In the fourth stanza, the speaker states:
“They faded, and, forsooth! I wanted wings:
O folly! What is Love? and where is it?
And for that poor Ambition - it springs
From a man's little heart's short fever-fit;
For Poesy! - no, - she has not a joy, -
At least for me, - so sweet as drowsy noons,
And evenings steep'd in honied indolence;
O, for an age so shelter'd from annoy,
That I may never know how change the moons,
Or hear the voice of busy common-sense!”
The speaker denounces his earlier desire to follow the Love, Ambition, and Poesy because he reasons that love is momentary and short-lived, ambition ultimately leaves a man disappointed, and poesy cannot compare to “drowsy noons… steep’d in honied indolence.” In the end, the speaker condemns the three figures and decides to spend his days wrapped in indolence.
The speaker’s strong reproach of love and ambition arouse from their requirement that he actually live his life with passion, which provide a threat of eventual pain and ultimate failure. He refers to poesy as taking the form of demon because of its immortality and its entailment for him to keenly examine his own emotions, which inevitably runs the risk of arousing love and ambition once more.
Like the speaker, Keats comes to realize that by avoiding the things in life that make it worth living, the experience of death in itself become easy. His love for a woman that he could never marry, his ambition to be successful, and his admiration for poetry plagued Keats because he knew his illness would soon leave him no more and all of these characteristics gave him a reason to crave an extended life. By dismissing or forgetting them, the agonizing revelations stimulated on his death bed would no longer present themselves. In the end, the speaker’s decision to maintain his life of indolence directly correlates to Keats’ desire to dismiss the things in his life that make it worth living due to the knowledge of his ominous death.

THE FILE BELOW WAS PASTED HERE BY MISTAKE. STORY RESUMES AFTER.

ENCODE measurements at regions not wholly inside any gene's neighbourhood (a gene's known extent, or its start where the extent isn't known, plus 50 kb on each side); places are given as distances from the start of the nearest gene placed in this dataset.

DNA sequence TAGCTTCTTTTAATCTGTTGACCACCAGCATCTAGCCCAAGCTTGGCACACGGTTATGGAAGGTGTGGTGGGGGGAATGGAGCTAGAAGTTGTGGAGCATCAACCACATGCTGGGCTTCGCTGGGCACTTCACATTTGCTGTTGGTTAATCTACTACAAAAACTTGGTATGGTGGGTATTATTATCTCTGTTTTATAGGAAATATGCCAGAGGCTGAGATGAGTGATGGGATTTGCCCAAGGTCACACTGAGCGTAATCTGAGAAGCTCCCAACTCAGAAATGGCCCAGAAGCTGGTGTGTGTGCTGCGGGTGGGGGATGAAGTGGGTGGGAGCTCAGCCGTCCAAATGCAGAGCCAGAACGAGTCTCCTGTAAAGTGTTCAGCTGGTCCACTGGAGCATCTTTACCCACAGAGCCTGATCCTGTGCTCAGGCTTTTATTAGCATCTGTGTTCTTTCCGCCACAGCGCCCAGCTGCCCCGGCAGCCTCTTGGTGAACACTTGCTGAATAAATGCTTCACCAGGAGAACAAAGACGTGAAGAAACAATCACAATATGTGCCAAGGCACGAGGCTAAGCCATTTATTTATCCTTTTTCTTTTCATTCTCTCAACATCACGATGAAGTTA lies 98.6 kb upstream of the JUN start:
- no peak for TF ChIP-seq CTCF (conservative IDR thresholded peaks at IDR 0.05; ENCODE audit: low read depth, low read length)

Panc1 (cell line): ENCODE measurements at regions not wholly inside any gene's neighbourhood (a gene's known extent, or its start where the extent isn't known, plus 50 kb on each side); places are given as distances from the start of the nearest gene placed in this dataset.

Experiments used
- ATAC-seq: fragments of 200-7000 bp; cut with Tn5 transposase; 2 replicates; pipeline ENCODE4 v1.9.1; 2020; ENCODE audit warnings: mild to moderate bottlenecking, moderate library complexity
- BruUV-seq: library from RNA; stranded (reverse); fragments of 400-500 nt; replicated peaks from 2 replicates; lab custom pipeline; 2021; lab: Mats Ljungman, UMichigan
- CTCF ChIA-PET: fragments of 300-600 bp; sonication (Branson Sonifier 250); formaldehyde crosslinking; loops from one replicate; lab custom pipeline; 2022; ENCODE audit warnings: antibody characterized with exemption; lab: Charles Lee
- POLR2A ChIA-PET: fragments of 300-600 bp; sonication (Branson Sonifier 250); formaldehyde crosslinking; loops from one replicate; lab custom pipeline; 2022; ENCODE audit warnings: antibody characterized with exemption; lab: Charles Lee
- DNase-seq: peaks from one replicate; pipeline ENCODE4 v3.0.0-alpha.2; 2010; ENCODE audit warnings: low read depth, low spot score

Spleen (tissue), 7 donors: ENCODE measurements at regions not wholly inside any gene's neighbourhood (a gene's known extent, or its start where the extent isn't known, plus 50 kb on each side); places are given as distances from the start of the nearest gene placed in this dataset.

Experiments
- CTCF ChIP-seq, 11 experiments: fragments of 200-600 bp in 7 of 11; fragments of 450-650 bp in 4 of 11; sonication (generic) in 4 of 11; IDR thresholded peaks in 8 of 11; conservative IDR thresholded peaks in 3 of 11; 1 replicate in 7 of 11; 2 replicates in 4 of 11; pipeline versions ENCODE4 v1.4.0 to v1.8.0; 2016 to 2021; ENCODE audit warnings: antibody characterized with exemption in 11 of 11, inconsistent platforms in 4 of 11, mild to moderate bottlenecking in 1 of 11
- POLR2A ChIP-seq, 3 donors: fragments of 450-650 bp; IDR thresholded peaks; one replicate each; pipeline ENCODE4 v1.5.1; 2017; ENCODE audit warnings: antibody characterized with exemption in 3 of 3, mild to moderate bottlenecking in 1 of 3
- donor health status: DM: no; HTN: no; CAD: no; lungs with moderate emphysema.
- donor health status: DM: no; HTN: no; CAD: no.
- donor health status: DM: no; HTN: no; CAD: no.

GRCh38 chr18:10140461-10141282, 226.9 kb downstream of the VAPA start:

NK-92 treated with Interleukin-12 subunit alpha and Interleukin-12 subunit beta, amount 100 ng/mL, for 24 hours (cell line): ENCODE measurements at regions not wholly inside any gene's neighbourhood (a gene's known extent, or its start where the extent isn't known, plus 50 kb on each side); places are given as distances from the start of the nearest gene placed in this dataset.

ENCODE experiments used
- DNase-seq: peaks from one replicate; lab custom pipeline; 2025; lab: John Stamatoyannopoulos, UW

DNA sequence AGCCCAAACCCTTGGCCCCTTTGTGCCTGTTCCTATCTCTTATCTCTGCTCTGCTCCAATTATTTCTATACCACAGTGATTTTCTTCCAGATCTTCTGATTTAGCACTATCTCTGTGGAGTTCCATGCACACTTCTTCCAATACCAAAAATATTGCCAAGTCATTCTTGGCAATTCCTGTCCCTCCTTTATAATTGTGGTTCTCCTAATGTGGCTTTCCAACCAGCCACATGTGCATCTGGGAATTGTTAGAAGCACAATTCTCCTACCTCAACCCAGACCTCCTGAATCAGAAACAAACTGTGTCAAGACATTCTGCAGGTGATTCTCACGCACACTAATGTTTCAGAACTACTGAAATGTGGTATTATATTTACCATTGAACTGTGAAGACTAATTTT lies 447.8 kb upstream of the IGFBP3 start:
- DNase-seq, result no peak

-Trent Reece 2009

| Posted on 2009-11-23 | by a guest


.: :.

I don't agree with your last paragraph. Keats wasn't tired of fame and people wasn't clamoring for more because at that time, Keats and his poetry wasn't very popular due to the fact that he was very criticized by the government and by the people. Despite this fact, it is a good analysis

| Posted on 2009-08-25 | by a guest


.: :) :.

Sweet Indolence
copyright 2005 punjabiz.org NO STEALING


“Ode to Indolence” is neither the longest nor the shortest of John Keats’ odes. He writes 10 lines in a stanza with 6 lines per stanza, using iambic pentameter. He writes with an ab ab cde cde rhyming pattern in each stanza.

In the first stanza of “Ode to Indolence” Keats introduces three strange figures. The creatures form a circle, but look like the relief of an urn. It is almost as if they are flat; they move as if part of a turning urn. It is hard to tell at this point if the characters are completely flat or slightly two-dimensional. If vases are strange to a student of sculpture (p855, ln 9-10), then the figures must not be three-dimensional. These forms are dressed in white and have “placid” (855, ln 4) sandals. Keats could mean that they are serene, not speaking to him in the quietness of the room. However, he could mean that the figures are complacent – they just go around in their circle, not really doing anything, and not caring if he notices them.

In the second stanza, Keats speculates about why the three figures are there. He mentions being drowsy without pinpointing the time of day. He could just be waking, going to sleep, or preparing to nap. Keats wants to keep his days idle. He enjoys his “summer-indolence” (855, ln 16); summer is the season where idleness is a sweet treasure. As Keats slips into the oblivion of sleep, he does not care about pain nor pleasure. He wants the strangers gone so he does not have to think. His sleep allows him to flee everything, but their presence interrupts his escape. They make him uneasy and he wonders whom they are and why they are there.